August 30, 1969 – The Lewisville Pop Festival
Two weeks after Woodstock, Lewisville Texas hosted the Texas International Pop Festival (also called the Lewisville Pop Festival or the Dallas Pop Festival) on the grounds next to the new Dallas Motor Speedway. That was 44 Years ago, if you’re keeping score.
There was a nice lake up there, and it was a hot Labor Day weekend, so it was just natural for the early campers to practice the traditional Texas custom of skinny-dipping.
Word got back to the God-fearing Bible bangers in town, and they got all riled up about the naked hippies doing God Only Knows up at the lake. They called the Mayor, who was out of town in Colorado, and demanded that he take immediate action. Then they grabbed binoculars and hopped in their trucks to get a closer look at the flower children cavorting.
A few of the locals put their bass boats in the water. Ostensibly they were there to catch fish, but mainly they were out there to look at all the hippie chicks running around naked. Some of them were creepy enough to make lewd remarks and even make threats.
Rednecks turned out in pickup trucks, cruising around looking to grab a hippie and chop off his hair. Back then, they actually called it “taking scalps” and it was a real redneck hobby.
A delegation from the town went to the Lewisville Chief of Police, Ralph Adams, and asked him to get out there and bust a few heads and run off the hippies.
Bear in mind, this was the older folks talking. The young folks thought the music festival was wonderful. That was the problem, as the worried parents feared their kids might begin to grow long hair and espouse peace, move to California, take LSD, and then jump out of a window.
But the organizers of the event had covered their asses. They had hired Lewsiville Police Chief Ralph Adams to be their Chief of Security for the event. His resignation was pending with the city, and he was using his earned vacation time to work the event.
In any case, the hippies who attended weren’t there to fight. There was no serious trouble with the huge crowds who attended, although several local troublemakers were arrested.
The festival was extensively advertised through radio and newspapers and was promoted at Woodstock. Consequently, music enthusiasts from all over the United States, and even from foreign countries, poured into Lewisville to pay the admission fee of $6 a day.
Although the promoters anticipated a crowd of over 200,000, actual attendance for the three days was more like 120,000. The festival lost money, but was generally considered a success by those who attended. The promoters created a “carnival-like” atmosphere that featured booths catering to “flower-children.” Astrologers, painters, artists, craftsmen, leather workers, sellers of incense, T-shirts, jewelry, and candles; and food vendors all peddled their wares.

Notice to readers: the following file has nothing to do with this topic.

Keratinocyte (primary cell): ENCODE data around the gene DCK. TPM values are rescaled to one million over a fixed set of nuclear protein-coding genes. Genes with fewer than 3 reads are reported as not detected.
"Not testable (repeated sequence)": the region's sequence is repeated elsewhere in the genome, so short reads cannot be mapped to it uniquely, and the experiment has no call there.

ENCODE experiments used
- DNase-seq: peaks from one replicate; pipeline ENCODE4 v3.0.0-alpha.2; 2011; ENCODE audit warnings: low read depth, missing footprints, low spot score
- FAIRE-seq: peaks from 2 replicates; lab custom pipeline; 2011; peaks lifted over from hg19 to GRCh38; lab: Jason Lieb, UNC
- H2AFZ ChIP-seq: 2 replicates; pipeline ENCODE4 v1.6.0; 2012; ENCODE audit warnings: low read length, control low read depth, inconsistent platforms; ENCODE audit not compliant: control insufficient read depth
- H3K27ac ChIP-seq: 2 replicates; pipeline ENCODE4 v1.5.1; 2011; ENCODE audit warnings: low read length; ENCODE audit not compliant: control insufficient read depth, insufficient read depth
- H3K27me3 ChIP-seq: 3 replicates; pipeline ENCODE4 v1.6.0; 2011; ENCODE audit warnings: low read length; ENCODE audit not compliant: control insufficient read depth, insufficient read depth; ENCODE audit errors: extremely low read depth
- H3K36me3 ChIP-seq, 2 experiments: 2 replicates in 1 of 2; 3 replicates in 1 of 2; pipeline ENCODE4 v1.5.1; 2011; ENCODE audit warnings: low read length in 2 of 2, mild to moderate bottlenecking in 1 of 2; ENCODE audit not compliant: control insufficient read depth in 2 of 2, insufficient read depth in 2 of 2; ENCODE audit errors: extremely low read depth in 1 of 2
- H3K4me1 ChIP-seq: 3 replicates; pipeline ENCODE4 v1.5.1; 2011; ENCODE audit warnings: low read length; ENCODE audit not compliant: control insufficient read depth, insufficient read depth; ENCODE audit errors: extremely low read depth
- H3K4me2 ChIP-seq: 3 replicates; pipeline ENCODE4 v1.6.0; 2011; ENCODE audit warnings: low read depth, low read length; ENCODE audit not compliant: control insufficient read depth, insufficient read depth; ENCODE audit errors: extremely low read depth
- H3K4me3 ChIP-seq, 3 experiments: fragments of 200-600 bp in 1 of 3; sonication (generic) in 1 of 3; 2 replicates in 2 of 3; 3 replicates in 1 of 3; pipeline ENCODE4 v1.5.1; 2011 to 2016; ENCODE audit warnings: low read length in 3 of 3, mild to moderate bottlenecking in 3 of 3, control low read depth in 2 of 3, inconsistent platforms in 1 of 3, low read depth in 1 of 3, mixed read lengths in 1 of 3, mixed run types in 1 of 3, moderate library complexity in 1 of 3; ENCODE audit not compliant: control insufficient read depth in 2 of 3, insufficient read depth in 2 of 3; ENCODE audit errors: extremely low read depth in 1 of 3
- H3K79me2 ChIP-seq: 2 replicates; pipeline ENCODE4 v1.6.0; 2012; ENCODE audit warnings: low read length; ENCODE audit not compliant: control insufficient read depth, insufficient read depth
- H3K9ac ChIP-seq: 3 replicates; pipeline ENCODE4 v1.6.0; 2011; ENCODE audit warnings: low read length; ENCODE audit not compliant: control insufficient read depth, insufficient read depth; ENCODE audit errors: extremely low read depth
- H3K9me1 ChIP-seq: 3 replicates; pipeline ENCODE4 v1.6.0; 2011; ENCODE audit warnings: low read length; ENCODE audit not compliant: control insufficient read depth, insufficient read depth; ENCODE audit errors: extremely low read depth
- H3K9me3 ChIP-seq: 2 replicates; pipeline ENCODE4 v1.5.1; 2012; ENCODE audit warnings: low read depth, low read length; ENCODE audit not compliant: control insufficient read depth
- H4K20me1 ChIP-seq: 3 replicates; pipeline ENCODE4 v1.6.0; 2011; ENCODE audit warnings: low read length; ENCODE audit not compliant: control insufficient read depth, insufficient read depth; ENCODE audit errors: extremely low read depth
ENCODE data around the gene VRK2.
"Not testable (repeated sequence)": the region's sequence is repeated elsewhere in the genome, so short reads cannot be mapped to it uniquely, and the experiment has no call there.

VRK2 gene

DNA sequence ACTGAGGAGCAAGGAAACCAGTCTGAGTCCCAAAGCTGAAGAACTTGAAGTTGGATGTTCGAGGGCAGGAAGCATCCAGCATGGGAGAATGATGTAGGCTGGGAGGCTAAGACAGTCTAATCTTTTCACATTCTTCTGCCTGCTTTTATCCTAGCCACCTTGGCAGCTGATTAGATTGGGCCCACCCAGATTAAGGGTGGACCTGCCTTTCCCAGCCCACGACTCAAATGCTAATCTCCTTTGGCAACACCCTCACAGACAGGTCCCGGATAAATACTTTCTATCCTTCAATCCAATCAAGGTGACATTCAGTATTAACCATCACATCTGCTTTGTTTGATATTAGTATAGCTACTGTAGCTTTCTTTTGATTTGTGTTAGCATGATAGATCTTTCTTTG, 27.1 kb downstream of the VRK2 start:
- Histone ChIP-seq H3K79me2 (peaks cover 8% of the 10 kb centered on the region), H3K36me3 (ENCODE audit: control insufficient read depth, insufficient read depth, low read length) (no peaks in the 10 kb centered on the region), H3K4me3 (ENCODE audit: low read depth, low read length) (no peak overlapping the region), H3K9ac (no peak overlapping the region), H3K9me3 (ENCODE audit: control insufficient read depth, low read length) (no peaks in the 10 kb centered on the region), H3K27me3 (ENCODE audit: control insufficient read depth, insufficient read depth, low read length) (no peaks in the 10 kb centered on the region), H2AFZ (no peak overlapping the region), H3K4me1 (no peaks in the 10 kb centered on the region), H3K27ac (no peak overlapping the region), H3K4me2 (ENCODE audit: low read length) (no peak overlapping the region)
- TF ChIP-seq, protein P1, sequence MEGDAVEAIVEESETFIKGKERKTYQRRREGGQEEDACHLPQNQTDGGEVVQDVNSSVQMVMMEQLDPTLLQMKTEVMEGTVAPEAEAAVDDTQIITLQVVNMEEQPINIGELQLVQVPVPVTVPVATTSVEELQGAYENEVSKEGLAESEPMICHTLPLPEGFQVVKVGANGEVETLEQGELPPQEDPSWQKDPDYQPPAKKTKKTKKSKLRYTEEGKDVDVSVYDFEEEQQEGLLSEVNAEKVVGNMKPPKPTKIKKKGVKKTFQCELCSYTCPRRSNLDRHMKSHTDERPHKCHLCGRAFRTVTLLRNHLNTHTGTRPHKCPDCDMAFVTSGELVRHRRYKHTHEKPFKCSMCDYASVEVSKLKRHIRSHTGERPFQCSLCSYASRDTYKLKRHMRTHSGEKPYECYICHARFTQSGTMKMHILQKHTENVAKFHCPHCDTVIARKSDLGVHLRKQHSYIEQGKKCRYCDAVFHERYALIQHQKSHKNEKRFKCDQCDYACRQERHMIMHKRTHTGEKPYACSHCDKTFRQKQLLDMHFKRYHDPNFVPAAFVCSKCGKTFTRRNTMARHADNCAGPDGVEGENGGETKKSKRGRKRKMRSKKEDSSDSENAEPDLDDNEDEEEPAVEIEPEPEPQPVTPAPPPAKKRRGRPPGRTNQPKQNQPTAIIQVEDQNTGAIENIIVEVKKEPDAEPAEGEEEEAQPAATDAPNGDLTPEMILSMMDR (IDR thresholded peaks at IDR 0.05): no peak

The opening act was a little-known band called Grand Funk Railroad out of Flint, Michigan. The band had just completed their first album, called “On Time”.
Janis Joplin took the stage in Texas for the first time since she became a star. The last Texas stage she had played on was at a little dive bar in Seabrook on open mike night. This time, she was overwhelmed by the welcome she received.
Sweetwater, who had been the first full band at Woodstock with their strange and wonderful sound, played what would sadly be one of their last gigs before lead singer Nancy Nevins would have her voice stolen in a wreck with a drunk driver.
B.B. King, who played all three nights, jammed with the amazing Johnny Winter at the free stage, close by the campgrounds. Wild Texas blues filled the nights by the lake.
And the music went on until Monday night, when Sly and the Family Stone closed the event appropriately enough with “Hot Fun in the Summertime.”
The lineup was even better than Woodstock had been two weeks earlier. Sam and Dave, Santana, Canned Heat, the Grass Roots, Chicago Transit Authority, Tony Joe White, Spirit, Ten Years After, Freddie King, and an unknown British rock band called Led Zeppelin also performed during the three-day festival.
Wavy Gravy and the Hog Farm served free food and counseled with anyone who might have forgotten that their acid-induced scene was only a movie. Ken Babbs, of Ken Kesey’s Merry Pranksters, ran the free stage. Security was handled by the “Please Force.” Every member of the audience was deputized.
Local musician Richard Rhea (Richard The Drifter) was there, fresh out of the Air Force, and says it was one of the greatest experiences of his life. “After being on active military duty, this was a complete 180 degree turn for me. It sent me spinning in a whole different direction.” he said, “It was an actual life-changing experience for me and I‘m sure for others.”